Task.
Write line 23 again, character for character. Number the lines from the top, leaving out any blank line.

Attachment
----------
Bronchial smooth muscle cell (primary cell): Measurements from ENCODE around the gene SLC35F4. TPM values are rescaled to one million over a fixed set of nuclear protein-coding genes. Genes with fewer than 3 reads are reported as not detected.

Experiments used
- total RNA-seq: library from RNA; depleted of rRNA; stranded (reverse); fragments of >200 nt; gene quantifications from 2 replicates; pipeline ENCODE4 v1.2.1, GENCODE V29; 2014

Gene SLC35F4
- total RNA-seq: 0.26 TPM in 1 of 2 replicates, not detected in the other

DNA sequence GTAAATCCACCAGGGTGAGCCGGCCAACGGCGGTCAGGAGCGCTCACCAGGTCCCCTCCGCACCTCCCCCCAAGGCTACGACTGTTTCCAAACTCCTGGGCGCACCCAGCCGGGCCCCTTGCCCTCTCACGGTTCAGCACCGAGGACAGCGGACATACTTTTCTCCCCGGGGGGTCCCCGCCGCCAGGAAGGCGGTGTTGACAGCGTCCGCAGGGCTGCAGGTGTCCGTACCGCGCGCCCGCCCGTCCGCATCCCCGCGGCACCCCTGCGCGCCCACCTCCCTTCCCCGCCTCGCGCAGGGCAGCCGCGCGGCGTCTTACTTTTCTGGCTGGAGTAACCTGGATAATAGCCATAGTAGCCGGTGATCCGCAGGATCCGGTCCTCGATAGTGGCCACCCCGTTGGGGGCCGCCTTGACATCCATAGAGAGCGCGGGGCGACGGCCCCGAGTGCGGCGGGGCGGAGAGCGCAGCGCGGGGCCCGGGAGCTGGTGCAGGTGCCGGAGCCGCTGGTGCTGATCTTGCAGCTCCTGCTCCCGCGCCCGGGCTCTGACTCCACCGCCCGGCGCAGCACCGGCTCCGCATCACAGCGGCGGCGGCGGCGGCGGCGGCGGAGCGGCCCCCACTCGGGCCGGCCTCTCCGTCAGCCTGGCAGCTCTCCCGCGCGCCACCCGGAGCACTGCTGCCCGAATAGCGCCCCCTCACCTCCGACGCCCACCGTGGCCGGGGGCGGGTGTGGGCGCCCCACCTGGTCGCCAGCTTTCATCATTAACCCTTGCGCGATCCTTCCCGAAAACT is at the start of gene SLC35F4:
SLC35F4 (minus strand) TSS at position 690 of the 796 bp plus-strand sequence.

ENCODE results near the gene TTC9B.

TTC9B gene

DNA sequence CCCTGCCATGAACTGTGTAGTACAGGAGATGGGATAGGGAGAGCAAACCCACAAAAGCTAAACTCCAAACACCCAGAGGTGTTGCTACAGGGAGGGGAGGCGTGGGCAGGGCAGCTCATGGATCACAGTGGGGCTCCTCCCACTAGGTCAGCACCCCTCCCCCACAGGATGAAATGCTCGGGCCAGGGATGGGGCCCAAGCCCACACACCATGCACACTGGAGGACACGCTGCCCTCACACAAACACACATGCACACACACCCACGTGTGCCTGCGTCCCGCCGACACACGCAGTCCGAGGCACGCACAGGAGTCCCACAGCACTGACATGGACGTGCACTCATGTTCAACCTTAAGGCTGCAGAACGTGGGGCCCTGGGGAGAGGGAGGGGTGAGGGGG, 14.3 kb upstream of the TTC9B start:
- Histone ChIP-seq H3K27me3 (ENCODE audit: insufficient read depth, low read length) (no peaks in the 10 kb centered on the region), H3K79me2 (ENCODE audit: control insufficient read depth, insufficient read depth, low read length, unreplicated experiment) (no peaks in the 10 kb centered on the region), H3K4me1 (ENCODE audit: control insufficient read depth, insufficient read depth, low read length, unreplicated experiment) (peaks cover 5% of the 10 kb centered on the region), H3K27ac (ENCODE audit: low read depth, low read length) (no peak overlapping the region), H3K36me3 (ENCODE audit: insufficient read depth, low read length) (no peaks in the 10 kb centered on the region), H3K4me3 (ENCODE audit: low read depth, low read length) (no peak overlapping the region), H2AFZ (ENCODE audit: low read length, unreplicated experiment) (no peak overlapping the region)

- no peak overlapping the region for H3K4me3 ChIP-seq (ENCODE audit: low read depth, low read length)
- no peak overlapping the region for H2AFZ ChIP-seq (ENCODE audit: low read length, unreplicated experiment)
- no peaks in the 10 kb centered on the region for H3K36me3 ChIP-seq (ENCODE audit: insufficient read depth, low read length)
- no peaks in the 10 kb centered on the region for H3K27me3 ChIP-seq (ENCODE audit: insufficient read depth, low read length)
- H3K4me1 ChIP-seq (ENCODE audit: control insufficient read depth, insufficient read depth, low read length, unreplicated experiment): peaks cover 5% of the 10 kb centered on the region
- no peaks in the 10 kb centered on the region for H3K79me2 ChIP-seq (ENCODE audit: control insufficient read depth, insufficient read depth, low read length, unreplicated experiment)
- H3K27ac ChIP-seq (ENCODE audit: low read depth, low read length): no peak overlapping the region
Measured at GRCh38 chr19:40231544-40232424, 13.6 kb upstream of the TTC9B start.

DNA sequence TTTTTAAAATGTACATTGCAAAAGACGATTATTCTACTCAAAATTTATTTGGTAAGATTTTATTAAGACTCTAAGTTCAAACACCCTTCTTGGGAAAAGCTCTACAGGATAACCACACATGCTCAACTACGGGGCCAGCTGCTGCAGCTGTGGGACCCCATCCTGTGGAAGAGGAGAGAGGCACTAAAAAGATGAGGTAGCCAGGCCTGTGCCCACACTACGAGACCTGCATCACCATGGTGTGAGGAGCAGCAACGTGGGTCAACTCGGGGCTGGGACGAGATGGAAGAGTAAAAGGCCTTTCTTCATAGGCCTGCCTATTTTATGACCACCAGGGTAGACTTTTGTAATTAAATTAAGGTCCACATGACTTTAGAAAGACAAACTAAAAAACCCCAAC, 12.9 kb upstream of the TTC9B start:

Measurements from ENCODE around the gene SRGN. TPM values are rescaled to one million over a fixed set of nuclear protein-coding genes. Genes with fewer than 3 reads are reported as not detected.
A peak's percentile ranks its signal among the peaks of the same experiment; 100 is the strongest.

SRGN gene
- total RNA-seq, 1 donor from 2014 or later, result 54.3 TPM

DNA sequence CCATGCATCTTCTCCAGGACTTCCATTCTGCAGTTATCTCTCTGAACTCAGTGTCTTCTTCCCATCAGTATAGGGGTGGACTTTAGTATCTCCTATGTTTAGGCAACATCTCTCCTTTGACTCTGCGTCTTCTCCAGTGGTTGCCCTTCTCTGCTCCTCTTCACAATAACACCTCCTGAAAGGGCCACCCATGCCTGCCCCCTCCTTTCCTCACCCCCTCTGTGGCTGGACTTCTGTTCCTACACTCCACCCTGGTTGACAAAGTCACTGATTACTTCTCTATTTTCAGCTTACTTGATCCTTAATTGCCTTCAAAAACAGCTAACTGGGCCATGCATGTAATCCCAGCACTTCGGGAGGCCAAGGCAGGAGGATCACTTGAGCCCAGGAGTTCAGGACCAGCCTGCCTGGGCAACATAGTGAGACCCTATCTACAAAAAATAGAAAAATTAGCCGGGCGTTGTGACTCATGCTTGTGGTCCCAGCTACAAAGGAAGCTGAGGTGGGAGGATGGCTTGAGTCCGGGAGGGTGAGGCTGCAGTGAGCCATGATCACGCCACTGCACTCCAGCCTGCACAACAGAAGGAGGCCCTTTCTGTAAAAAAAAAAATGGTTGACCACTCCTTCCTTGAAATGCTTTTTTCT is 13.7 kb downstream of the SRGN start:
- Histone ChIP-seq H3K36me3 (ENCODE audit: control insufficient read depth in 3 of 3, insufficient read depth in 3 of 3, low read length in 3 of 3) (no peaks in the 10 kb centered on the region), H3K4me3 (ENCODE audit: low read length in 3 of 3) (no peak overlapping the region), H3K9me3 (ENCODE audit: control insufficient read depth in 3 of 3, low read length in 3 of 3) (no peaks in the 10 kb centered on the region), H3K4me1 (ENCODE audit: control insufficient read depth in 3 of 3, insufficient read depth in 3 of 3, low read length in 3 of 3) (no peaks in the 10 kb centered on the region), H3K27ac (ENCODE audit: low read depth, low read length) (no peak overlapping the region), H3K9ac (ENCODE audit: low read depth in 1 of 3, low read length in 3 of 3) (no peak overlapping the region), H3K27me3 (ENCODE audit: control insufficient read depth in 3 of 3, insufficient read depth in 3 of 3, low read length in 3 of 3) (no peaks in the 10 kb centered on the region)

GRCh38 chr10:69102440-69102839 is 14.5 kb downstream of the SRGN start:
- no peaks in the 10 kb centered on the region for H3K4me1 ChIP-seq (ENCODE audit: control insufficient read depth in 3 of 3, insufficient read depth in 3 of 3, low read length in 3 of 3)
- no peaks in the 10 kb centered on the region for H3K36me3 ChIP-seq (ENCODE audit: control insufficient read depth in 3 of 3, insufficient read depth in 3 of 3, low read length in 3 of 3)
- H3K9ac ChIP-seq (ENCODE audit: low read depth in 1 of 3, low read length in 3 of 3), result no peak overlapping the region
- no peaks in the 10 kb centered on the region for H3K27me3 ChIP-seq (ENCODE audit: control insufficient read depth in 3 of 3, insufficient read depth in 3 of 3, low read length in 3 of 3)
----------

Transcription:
SRGN gene